A true passion for preservation
by Michael Perlman
Jun 04, 2014 | 1113 views | 0 0 comments | 5 5 recommendations | email to a friend | print
Michael Perlman
Michael Perlman
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A few weeks ago, I received a letter stating that I will be granted a 2014 Grassroots Preservation Award by the Historic Districts Council (HDC) at their Annual Preservation Party & Grassroots Preservation Awards on June 4. As a 31 year-old native Forest Hills resident and chairman of Rego-Forest Preservation Council, I can say that I feel honored.

I regard preservation as a civic duty. I am also encouraged to become an even stronger historic preservationist of Forest Hills and Rego Park, among other neighborhoods. As a Forest Hills Times columnist since 2012, I take pride in periodically exploring our architectural and cultural history through archival visits and conducting interviews with community residents, since preservation is an often underrepresented topic in local media.

I founded Rego-Forest Preservation Council in 2006 in response to the 100th anniversary of Forest Hills. Landmark-worthy buildings and stretches of Forest Hills and Rego Park have faced a growing number of insensitive alterations and demolition.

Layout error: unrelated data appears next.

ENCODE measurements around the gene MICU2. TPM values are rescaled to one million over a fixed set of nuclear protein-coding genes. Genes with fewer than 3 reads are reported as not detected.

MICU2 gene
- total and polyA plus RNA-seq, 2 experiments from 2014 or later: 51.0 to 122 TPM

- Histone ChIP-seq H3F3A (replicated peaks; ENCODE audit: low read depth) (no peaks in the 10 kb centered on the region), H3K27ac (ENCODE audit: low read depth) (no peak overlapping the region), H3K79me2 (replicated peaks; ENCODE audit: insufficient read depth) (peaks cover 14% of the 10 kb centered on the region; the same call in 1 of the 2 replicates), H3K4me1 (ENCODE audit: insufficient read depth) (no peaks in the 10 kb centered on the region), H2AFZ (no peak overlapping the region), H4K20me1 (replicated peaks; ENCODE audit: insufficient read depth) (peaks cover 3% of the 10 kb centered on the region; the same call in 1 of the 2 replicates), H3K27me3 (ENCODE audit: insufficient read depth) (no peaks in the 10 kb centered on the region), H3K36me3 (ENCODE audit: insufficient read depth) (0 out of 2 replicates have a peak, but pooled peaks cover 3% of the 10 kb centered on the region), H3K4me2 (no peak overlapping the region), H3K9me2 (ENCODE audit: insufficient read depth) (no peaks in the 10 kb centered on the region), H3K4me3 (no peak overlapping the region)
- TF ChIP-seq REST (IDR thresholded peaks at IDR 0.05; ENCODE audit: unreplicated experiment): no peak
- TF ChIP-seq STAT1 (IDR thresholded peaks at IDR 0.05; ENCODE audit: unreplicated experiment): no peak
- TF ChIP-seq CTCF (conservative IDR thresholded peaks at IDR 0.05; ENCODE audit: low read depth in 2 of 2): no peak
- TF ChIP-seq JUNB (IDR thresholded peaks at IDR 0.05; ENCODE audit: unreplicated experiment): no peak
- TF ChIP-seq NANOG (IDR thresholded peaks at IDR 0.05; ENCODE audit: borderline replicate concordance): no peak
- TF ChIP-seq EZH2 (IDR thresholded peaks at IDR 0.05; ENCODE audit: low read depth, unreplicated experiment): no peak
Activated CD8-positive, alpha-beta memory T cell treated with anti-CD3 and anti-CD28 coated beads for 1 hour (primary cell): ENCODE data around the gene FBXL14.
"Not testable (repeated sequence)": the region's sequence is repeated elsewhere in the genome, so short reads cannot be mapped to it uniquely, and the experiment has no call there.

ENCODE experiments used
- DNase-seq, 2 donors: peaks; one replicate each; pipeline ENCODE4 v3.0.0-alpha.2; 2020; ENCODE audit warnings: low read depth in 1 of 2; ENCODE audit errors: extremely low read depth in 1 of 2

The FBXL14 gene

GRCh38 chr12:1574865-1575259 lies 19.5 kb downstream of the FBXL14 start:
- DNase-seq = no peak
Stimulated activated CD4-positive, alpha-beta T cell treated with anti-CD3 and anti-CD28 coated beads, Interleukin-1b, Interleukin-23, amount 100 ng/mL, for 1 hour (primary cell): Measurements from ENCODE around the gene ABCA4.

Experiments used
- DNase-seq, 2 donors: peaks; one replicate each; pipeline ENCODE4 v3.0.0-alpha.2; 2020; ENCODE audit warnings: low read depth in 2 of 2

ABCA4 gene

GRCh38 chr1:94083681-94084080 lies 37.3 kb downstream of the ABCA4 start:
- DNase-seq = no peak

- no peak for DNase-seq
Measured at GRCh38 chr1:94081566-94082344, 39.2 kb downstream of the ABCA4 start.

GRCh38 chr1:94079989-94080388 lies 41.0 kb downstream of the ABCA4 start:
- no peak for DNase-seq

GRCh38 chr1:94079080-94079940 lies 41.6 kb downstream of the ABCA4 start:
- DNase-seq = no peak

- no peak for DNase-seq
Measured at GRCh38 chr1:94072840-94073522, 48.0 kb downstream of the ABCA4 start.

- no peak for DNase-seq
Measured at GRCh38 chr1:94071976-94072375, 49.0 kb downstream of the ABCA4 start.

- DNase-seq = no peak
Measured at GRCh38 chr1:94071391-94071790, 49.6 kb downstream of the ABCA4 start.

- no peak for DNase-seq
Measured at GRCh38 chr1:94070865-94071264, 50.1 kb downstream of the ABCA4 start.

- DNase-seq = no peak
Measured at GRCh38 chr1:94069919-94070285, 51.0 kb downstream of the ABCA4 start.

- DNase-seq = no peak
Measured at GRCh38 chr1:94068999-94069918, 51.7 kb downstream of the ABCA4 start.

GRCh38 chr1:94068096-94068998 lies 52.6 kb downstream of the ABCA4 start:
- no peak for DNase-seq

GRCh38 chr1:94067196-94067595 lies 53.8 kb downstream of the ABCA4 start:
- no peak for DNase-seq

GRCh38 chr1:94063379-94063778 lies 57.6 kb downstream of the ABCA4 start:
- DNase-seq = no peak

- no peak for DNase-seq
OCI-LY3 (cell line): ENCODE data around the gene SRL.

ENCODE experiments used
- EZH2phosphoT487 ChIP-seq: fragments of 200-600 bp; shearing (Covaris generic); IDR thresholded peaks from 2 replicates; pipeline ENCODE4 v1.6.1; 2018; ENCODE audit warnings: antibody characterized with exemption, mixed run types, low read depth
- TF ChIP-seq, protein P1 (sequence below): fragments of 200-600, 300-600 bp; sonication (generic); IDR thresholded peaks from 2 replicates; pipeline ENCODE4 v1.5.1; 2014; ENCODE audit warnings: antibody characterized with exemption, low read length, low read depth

During that time, the council has held a petition drive in opposition to the Forest Hills tennis stadium’s sale to a developer, assisted Rego Park Jewish Center and the First Presbyterian Church of Newtown gain state and national historic status, and advocated for landmarking Forest Park Carousel and Sunnyside Gardens.

Landmarking and preservation at large educates residents on the history of a community and fosters identity, preserves aesthetic appeal, promotes tourism, and minimizes displacement due to overdevelopment. It is my hope that more neighborhood residents will become community preservation advocates.

Property owners should consider preserving and uncovering architectural details, and promoting their buildings and businesses on the basis of a site’s historic and aesthetic appeal. Our elected officials need to join them.

The Landmarks Law became official in 1965 in response to protests over the demolition of Penn Station. For a site to become a landmark, it must be at least 30 years old and have a special historical or aesthetic interest or value as part of heritage and culture.

Forest Hills and Rego Park have numerous properties which fit that criteria for landmark status, but the Landmarks Preservation Commission has a track record since 2005 of rejecting properties that the Rego-Forest Preservation Council and neighborhood residents nominated.

Despite a history spanning more than 100 years, the only current official landmarks in the neighborhoods are the Remsen Family Cemetery (1981), Ridgewood Savings Bank’s facade (2000), and Engine 305/Ladder 151’s facade (2012).

I extend an invitation to Mayor Bill de Blasio and the Landmarks Preservation Commission to take a walking tour to see Forest Hills and Rego Park from our perspective in order to work collaboratively before experiencing any further architectural losses.

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